Posted in Ask the Doctor, Diet/Nutrition, Herbal Supplements in Kidney Disease/Failure, Kidney-Related Health Questions, Lupus, Nephrologist | Comments Off on Hi Doctor, my 16 year old daughter just finished up intense treatment for lupus nephritis and her kidneys appear to have responded very well. She is currently taking a lot of supplements for her lupus but I am worried that it may be too much for her kidneys. I asked our nephrologist about this and she said that while there is no evidence saying this would be harmful, there is also no data to say it may be safe. She is taking a multivitamin, Vitamin C, Vitamin D3 + K2, Iron, and molybdenum. Any insight you may have is greatly appreciated! Kindly.

My cousin in the Dallas area is over 50, and has been seeing the same doctor for his kidney issues for years with no relief. Yesterday, he had some kidney stones removed. But he suffers from pain and blood in the urine on a regular basis. Who can we talk to, or where can we get help to advocate for him and his medical condition?

I would recommend that your cousin visit with his primary care physician (PCP) where he lives and ask for a referral regarding recurrent kidney stone disease. His PCP is going to be the best resource for such a referral. A urologist would treat kidney stone disease, but it is more common for a nephrologist to evaluate and treat in order to prevent future kidney stones. Neither I nor the National Kidney Foundation provide referrals for care.    

Posted in Ask the Doctor, Kidney Stones, Kidney-Related Health Questions, Nephrologist, Symptoms and Side Effects | Comments Off on My cousin in the Dallas area is over 50, and has been seeing the same doctor for his kidney issues for years with no relief. Yesterday, he had some kidney stones removed. But he suffers from pain and blood in the urine on a regular basis. Who can we talk to, or where can we get help to advocate for him and his medical condition?

My blood tests for eGFR over the past two and one-half years have gone from 76 down to 53. That’s 23 points. I am 69 years old. I exercise and run each day, never smoked, have a glass of wine twice a month, weigh 123 pounds and just found out I have SVT. Can I do anything to bring my eGFR back up? I am scheduled to see a Nephrologist. Thank you.

I am unable to make a specific diagnosis based on the information that you present. In order to complete screening for kidney disease, I recommend that you have urine testing for blood, protein and infection. This will help to determine whether there is any confirmatory evidence for chronic kidney disease (CKD) other than the decrease in the estimated glomerular filtration rate (eGFR). In the absence of a specific diagnosis, I am unable to recommend any treatment. It sounds like you lead a very healthy lifestyle, so I am not sure there is anything you change in your life right now.  

Posted in Ask the Doctor, Blood/Urine Testing For Kidney Disease, Chronic Kidney Disease, GFR, Kidney-Related Health Questions | Comments Off on My blood tests for eGFR over the past two and one-half years have gone from 76 down to 53. That’s 23 points. I am 69 years old. I exercise and run each day, never smoked, have a glass of wine twice a month, weigh 123 pounds and just found out I have SVT. Can I do anything to bring my eGFR back up? I am scheduled to see a Nephrologist. Thank you.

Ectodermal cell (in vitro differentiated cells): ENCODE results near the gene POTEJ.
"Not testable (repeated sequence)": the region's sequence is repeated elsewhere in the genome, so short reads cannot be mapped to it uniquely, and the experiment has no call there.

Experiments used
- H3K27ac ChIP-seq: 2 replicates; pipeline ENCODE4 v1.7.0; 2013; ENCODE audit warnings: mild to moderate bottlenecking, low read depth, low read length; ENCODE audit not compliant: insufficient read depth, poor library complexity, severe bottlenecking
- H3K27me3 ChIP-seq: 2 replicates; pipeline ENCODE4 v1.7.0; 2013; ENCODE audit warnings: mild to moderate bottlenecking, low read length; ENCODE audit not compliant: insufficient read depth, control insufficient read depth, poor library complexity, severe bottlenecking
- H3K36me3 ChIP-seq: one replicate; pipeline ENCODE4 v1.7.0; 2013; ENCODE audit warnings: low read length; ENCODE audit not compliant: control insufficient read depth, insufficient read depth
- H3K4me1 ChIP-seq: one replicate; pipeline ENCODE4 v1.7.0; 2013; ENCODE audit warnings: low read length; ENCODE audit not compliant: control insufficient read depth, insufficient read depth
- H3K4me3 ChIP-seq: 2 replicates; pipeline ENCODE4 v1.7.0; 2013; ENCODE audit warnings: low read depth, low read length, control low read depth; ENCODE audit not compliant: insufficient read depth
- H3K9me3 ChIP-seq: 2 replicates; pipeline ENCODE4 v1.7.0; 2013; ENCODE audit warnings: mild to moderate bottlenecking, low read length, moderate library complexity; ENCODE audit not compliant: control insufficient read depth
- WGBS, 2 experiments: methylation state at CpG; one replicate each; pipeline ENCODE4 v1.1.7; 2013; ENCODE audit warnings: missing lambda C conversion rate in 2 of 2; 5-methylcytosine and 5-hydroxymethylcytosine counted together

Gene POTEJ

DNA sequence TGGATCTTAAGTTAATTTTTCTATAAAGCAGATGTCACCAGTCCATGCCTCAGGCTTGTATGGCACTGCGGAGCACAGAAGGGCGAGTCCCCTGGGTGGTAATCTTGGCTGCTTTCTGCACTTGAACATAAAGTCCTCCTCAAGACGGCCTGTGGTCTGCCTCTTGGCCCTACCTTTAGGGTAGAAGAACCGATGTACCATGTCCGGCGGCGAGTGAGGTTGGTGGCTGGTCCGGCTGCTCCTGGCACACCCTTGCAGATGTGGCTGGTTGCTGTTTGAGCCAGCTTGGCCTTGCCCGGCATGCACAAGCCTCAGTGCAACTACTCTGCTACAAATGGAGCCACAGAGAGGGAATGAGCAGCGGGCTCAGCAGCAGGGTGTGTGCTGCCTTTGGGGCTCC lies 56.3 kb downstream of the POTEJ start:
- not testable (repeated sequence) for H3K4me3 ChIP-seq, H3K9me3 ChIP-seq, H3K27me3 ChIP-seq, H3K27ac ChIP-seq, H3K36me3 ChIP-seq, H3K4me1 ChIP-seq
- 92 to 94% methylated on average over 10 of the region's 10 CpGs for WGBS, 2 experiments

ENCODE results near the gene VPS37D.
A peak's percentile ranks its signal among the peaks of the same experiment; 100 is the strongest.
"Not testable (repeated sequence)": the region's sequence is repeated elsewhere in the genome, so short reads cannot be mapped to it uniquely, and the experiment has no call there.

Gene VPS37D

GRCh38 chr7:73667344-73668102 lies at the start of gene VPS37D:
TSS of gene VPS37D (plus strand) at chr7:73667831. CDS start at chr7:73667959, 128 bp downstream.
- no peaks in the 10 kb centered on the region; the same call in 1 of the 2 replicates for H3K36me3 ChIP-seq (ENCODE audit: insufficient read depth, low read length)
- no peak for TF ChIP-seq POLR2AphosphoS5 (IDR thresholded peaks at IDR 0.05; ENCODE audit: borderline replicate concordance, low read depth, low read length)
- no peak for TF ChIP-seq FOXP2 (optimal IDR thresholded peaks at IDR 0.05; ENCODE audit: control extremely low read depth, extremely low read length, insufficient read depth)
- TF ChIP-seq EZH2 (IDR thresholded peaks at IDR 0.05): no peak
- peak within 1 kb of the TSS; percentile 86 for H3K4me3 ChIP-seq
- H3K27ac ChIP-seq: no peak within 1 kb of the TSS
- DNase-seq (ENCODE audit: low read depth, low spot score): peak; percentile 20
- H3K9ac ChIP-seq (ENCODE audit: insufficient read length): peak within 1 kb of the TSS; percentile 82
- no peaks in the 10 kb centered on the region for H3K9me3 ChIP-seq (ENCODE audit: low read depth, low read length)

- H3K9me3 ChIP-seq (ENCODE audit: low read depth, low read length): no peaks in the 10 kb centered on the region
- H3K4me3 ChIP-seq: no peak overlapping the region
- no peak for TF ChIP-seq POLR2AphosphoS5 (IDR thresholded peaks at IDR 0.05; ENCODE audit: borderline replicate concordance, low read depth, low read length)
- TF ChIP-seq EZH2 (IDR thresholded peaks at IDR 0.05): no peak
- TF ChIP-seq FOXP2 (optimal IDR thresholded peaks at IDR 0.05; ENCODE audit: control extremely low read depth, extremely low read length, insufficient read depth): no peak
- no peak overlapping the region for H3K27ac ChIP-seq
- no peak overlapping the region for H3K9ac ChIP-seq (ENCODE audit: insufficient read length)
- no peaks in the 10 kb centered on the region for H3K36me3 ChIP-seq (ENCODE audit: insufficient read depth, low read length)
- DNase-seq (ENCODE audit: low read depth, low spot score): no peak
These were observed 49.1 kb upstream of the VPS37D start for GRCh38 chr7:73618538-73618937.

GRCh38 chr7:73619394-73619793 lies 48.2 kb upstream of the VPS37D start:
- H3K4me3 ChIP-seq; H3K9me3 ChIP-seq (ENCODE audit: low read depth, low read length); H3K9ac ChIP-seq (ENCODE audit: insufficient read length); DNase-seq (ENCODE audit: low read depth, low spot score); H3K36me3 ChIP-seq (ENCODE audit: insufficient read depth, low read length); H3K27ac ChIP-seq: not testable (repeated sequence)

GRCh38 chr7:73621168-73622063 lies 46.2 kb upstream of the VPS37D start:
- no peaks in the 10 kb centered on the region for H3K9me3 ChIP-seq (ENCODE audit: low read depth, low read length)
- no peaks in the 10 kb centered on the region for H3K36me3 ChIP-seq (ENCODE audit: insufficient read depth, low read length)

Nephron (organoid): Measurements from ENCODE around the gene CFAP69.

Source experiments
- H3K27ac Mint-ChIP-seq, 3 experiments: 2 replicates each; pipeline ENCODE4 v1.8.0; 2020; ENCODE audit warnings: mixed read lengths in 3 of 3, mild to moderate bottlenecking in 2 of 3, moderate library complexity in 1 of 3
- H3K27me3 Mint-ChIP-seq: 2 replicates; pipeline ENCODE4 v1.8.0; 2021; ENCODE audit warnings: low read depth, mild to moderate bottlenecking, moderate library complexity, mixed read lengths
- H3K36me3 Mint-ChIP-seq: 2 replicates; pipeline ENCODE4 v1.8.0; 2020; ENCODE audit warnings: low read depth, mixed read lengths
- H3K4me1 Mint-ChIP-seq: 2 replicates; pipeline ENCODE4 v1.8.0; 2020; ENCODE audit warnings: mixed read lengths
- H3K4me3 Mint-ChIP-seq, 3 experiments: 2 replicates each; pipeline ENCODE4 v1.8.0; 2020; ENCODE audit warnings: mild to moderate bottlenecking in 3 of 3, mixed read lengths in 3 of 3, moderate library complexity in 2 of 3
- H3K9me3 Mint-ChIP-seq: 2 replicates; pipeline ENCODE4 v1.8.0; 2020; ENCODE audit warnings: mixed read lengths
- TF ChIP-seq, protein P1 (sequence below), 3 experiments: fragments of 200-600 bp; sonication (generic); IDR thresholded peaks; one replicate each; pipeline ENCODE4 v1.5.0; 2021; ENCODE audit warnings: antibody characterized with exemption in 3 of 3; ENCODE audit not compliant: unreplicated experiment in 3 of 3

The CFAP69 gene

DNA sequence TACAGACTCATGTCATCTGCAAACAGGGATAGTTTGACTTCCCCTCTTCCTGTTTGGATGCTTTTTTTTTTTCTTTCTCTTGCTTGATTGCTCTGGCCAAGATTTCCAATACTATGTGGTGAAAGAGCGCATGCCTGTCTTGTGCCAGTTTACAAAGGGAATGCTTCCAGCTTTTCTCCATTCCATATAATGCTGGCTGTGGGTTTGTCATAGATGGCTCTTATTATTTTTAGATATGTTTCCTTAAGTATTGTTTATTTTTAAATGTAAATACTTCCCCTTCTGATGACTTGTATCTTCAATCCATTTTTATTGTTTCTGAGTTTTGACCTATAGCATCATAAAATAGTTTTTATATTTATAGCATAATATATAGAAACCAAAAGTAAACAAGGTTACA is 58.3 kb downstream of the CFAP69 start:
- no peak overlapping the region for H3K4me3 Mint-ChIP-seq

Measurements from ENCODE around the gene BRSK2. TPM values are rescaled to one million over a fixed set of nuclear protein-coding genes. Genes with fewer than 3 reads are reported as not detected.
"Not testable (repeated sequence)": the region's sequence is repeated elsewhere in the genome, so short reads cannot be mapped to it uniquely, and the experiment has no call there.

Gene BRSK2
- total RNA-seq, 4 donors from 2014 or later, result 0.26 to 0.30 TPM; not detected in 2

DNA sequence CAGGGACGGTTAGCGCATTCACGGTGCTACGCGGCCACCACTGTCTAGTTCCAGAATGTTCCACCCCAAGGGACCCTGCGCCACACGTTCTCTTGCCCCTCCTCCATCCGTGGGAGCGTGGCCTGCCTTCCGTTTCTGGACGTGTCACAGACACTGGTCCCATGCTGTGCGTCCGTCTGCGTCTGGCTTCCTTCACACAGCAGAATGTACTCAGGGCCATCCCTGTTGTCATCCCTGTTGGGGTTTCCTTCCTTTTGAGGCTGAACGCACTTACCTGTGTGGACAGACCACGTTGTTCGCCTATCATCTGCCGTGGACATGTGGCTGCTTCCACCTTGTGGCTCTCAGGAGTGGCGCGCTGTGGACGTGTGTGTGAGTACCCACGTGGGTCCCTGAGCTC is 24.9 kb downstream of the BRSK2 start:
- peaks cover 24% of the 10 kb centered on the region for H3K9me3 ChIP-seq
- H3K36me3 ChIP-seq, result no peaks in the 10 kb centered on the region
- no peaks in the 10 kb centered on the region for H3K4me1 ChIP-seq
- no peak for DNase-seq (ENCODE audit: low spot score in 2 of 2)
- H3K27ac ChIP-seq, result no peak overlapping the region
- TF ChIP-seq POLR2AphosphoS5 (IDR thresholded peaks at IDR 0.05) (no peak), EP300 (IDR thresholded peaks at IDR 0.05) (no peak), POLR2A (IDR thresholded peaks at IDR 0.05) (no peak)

Is there anything you can do about frequent urination at night?

It is necessary to make a specific diagnosis in regards to frequent urination. Frequent urination in a male versus a female is caused by different problems. Issues related to the bladder and prostate are most common causes and are usually evaluated by a urologist. Kidney causes of urinary frequency include diabetes mellitus, diabetes insipidus, sickle cell disease, and diuretics.  

Posted in Ask the Doctor, Blood/Urine Testing For Kidney Disease, Diabetes, Kidney-Related Health Questions, Symptoms and Side Effects | Comments Off on Is there anything you can do about frequent urination at night?

I have two GFR numbers Black 61 and Other 50. Why the 11 ML difference? What can I do to raise them? I am a 69 year old Black female.

So it turns out that some of our equations use race as a relevant variable in estimating the glomerular filtration rate (eGFR). The National Kidney Foundation has been very involved in addressing this issue. On average, a Black person of the same age and the same body weight as a white person will have a higher eGFR than the white person, but this is not always the case. You can learn more about this on our web site at: https://www.kidney.org/newsletter/changes-to-egfr-calculation-and-what-means-people-living-kidney-disease

Hence, when we use one of those race variables in your calculation, it comes up higher by 11 than it does if you were other than of the Black race.  

Management of your kidney disease should be addressed by your physician. It is important that you not smoke, follow a healthy low salt diet, exercise regularly and maintain a healthy body weight. You should monitor your blood pressure and keep your blood pressure under 130/80 and you should carefully manage your diabetes, if you have diabetes. You should avoid non-steroidal anti-inflammatory drugs (NSAID’s) such as Motrin, Ibuprofen, Advil, Aleve and Naproxen. Any other treatment must be managed by your physician.

Posted in Ask the Doctor, Chronic Kidney Disease, Diabetes, Diet/Nutrition, GFR, Hypertension/High Blood Pressure, Kidney-Related Health Questions, Medication and Kidney Function | Comments Off on I have two GFR numbers Black 61 and Other 50. Why the 11 ML difference? What can I do to raise them? I am a 69 year old Black female.

Is there another treatment for a 55 year old with AIN/AKI other than oral steroids? No known allergen or cause has been identified. Elimination of all medications/supplements. Creatinine and BUN remain elevated.

The conventional treatment for Acute Kidney Injury with Allergic Interstitial Nephritis (AKI/AIN) is usually Prednisone (steroids) in order to hasten the recovery. AIN commonly recovers with time but it can take many months to do so. I am not aware of any other treatment that has been used for this particular kidney disease that is usually diagnosed on kidney biopsy.  

Posted in Acute Kidney Injury, Ask the Doctor, Kidney Biopsy, Kidney-Related Health Questions, Medication and Kidney Disease, Medication and Kidney Function | Comments Off on Is there another treatment for a 55 year old with AIN/AKI other than oral steroids? No known allergen or cause has been identified. Elimination of all medications/supplements. Creatinine and BUN remain elevated.